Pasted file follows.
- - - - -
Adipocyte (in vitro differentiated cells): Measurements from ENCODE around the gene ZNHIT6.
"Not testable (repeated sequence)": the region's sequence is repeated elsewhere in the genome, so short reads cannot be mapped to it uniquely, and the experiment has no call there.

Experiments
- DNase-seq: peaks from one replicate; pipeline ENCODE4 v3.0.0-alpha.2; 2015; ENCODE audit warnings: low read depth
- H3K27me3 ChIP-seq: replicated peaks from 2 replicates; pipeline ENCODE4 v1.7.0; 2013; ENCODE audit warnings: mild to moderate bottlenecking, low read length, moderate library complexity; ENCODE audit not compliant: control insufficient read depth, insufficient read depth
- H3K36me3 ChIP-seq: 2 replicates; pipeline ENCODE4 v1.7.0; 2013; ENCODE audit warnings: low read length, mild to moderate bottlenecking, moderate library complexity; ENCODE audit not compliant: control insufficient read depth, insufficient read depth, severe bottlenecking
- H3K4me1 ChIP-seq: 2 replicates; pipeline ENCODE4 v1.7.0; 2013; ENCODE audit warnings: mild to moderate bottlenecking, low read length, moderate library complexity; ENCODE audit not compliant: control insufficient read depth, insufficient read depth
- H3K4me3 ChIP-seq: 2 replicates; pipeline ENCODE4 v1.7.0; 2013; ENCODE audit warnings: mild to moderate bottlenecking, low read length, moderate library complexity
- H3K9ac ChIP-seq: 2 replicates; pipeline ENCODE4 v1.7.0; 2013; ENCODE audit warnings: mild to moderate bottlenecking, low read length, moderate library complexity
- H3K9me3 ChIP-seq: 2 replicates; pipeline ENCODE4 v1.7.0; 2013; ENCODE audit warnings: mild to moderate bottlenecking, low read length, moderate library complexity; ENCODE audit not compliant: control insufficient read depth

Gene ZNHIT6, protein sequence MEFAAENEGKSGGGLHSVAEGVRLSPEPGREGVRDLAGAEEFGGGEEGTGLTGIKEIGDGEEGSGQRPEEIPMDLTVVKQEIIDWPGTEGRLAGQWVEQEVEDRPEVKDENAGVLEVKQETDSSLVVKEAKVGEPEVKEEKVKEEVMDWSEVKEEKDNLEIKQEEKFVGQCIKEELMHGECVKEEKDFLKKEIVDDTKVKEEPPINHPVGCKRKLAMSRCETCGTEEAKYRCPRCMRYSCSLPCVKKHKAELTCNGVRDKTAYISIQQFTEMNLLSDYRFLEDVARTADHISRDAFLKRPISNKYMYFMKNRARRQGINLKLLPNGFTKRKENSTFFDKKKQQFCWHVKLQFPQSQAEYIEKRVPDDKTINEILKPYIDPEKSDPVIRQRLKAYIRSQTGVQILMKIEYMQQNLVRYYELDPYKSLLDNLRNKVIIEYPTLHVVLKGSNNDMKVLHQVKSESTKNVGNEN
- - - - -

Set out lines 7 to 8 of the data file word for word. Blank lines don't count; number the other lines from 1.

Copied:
- H3K4me1 ChIP-seq: 2 replicates; pipeline ENCODE4 v1.7.0; 2013; ENCODE audit warnings: mild to moderate bottlenecking, low read length, moderate library complexity; ENCODE audit not compliant: control insufficient read depth, insufficient read depth
- H3K4me3 ChIP-seq: 2 replicates; pipeline ENCODE4 v1.7.0; 2013; ENCODE audit warnings: mild to moderate bottlenecking, low read length, moderate library complexity